To extract proteins, cultured cells were scraped in cell extraction buffer [10 mM Tris-HCl (pH 8.0), 150 mM NaCl, 10% glycerol, 1% deoxycholate, 0.1% SDS, protease inhibitors (Complete™; Roche Diagnostics)] at 4°C. After sonication, the lysates were cleared by centrifugation, and the concentration of soluble proteins was determined. The proteins (30 μg) were separated by SDS-PAGE (10% acrylamide), blotted onto PVDF membranes (Millipore), and detected using the anti-RECK antibodies (5B11D12) and ECL System (Amersham Pharmacia Biotech). Densitometric analyses were performed using NIH Image.
Alcian Blue staining
To visualize accumulation of sulfated glycosaminoglycans (a marker for chondrogenic differentiation), cells were rinsed with PBS, fixed with 95% methanol for 20 minutes, and stained with 0.1% Alcian Blue 8GS (Fluka, Buchs, Switzerland) in 0.1 M HCl overnight at room temperature.
In situ zymography
Cells grown on 35 mm glass-bottomed dishes (Iwaki, Chiba, Japan) were washed with PBS and overlaid with 1 ml medium containing freshly neutralized Cellmatrix type I collagen (Nitta Gelatin, Osaka, Japan) and 10 μg/ml FITC-labeled DQ™-type I collagen (Molecular Probes). After solidification at 37°C for 30 minutes, 1 ml growth medium was gently added, and the dishes were incubated for an additional 24 hours. FITC signals, representing digested DQ™-type I collagen, were recorded using the confocal laser microscope.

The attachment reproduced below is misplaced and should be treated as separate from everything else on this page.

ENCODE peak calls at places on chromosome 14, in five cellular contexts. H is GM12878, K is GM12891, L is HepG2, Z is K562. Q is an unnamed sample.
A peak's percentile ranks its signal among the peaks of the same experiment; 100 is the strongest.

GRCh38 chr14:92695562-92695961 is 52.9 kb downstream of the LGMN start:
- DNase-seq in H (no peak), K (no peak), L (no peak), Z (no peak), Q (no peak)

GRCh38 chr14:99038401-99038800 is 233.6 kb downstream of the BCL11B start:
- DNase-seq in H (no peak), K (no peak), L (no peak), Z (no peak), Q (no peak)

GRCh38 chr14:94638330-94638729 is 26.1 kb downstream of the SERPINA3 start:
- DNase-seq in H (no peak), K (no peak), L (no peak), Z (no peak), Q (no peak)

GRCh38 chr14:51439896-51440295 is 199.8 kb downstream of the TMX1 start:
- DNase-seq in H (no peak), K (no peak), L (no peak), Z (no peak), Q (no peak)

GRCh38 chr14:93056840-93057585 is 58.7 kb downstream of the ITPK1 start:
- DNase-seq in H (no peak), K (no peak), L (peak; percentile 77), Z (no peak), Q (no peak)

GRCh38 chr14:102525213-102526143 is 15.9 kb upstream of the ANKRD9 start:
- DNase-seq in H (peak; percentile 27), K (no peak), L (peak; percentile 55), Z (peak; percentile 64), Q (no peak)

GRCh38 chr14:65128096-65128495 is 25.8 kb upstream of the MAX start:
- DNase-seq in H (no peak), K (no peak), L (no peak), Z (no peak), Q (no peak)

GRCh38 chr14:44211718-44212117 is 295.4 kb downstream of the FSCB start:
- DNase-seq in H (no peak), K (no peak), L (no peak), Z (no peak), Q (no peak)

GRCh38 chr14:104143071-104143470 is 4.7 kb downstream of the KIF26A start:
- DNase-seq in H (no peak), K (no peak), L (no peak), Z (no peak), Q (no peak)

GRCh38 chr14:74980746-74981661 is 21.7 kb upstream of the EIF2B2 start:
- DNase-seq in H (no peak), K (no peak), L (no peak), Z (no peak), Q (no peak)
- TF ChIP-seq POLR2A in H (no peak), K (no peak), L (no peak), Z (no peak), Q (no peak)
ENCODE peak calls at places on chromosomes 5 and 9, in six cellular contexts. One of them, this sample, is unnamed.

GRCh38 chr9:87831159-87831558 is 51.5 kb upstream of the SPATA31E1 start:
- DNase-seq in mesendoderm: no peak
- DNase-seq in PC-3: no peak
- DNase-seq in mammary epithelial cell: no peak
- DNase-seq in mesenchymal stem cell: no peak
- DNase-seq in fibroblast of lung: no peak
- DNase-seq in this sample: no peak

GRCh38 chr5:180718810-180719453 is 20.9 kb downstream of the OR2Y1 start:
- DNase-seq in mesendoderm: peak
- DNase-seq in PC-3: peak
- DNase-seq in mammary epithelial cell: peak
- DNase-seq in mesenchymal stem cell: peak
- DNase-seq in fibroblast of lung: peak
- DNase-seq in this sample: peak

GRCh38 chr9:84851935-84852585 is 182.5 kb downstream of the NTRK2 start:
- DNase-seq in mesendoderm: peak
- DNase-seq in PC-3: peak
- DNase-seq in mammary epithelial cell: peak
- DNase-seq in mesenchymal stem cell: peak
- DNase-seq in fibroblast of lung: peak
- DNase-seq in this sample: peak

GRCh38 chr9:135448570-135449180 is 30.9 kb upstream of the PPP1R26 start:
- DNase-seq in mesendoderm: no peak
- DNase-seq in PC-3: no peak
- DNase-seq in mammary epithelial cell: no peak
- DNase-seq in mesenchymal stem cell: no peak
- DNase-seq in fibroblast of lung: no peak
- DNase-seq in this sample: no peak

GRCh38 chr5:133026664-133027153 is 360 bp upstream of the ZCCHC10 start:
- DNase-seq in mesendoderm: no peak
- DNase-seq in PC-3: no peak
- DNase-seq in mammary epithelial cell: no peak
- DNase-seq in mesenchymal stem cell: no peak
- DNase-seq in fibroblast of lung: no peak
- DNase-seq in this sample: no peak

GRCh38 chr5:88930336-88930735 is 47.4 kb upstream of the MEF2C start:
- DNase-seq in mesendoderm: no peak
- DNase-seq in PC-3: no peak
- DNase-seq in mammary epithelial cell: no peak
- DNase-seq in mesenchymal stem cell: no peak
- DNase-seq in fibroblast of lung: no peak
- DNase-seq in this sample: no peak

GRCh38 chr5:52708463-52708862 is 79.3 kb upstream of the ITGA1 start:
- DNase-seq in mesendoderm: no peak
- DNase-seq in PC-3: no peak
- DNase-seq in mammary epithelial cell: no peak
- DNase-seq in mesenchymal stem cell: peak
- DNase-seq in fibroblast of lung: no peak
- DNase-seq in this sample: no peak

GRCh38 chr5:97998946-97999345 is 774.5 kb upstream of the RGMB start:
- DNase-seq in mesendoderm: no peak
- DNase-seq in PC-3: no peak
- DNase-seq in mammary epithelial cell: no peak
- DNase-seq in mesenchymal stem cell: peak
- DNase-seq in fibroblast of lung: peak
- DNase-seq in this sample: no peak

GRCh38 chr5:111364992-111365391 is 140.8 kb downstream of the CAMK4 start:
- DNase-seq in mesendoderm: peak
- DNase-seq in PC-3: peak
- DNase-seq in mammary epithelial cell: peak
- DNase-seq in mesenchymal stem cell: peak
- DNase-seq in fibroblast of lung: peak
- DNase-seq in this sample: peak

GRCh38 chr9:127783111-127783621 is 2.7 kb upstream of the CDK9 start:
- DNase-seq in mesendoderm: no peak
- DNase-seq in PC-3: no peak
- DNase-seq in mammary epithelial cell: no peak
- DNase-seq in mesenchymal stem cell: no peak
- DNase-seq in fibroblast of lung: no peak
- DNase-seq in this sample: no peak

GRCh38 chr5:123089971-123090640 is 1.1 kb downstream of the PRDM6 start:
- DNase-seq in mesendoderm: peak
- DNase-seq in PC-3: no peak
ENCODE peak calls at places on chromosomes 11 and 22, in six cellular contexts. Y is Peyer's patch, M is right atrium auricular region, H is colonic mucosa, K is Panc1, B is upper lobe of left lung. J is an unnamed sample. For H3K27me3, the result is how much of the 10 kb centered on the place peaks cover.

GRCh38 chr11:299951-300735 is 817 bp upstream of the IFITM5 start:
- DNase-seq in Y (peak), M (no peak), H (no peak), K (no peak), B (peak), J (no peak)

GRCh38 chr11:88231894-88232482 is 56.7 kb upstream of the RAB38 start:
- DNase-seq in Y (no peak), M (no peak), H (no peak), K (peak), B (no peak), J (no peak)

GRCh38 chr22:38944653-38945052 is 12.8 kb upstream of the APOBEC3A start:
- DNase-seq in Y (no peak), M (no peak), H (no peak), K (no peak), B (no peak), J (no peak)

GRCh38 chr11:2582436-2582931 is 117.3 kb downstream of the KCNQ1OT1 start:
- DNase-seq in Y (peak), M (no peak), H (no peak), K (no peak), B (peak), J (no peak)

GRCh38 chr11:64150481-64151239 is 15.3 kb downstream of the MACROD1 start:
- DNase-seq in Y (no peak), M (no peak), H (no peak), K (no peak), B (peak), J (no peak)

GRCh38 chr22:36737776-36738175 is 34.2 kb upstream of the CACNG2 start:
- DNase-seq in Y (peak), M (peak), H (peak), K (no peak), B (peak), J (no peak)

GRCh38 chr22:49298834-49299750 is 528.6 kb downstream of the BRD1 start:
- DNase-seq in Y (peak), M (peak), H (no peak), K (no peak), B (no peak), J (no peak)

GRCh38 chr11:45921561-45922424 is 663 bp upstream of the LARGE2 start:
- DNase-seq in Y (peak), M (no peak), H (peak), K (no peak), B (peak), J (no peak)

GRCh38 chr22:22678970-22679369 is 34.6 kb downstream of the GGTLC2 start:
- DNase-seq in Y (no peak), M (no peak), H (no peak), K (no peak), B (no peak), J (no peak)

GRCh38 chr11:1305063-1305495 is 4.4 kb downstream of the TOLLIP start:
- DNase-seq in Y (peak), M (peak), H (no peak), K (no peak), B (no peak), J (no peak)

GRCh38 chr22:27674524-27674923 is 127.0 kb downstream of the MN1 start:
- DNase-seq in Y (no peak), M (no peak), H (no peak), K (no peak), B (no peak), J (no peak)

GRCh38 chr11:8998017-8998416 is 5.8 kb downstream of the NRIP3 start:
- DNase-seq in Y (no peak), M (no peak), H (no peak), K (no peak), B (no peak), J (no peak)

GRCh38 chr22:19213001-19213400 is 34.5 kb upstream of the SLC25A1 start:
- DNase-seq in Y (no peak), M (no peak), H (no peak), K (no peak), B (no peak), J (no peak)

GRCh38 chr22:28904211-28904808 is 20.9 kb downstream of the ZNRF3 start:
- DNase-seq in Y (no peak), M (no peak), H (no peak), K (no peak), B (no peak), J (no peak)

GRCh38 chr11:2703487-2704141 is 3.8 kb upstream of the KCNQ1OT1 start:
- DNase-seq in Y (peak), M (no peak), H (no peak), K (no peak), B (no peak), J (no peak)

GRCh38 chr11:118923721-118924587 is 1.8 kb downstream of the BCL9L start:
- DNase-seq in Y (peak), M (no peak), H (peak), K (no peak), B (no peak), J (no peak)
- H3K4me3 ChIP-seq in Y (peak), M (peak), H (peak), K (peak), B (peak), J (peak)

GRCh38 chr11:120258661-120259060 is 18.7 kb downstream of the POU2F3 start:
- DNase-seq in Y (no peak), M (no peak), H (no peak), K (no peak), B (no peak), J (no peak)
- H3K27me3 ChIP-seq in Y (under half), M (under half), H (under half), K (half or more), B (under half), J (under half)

Three small hairpin RNA (shRNA) sequences (19 mers) against the mouse Reck mRNA were designed and inserted into the mammalian expression vector pRNA-U6.1./Neo (GeneScript). The vector yielding highest activity of gene silencing (target sequence: ACGCCTGCAAGAGAATTCT) was selected and used in this study.
We are grateful to Benoit de Crombrugghe, Karl Tryggvason and Hidekazu Tanaka for providing cDNA clones and to Kazuki Kuroda for technical advice on in situ hybridization. We also thank Emi Nishimoto and Takashi Kawai for technical assistance, Aki Miyazaki for secretarial assistance, and all the members of our laboratories for valuable discussions. This work was supported by grants from MEXT, Japan and the Mitsubishi Foundation. S.K. was a recipient of a JSPS Research Fellowship for Young Scientists.
Supplementary material available online at http://jcs.biologists.org/cgi/content/full/120/5/849/DC1
↵* Present address: Korea University Graduate School of Medicine, Ansan, Korea
- Accepted January 3, 2007.
- © The Company of Biologists Limited 2007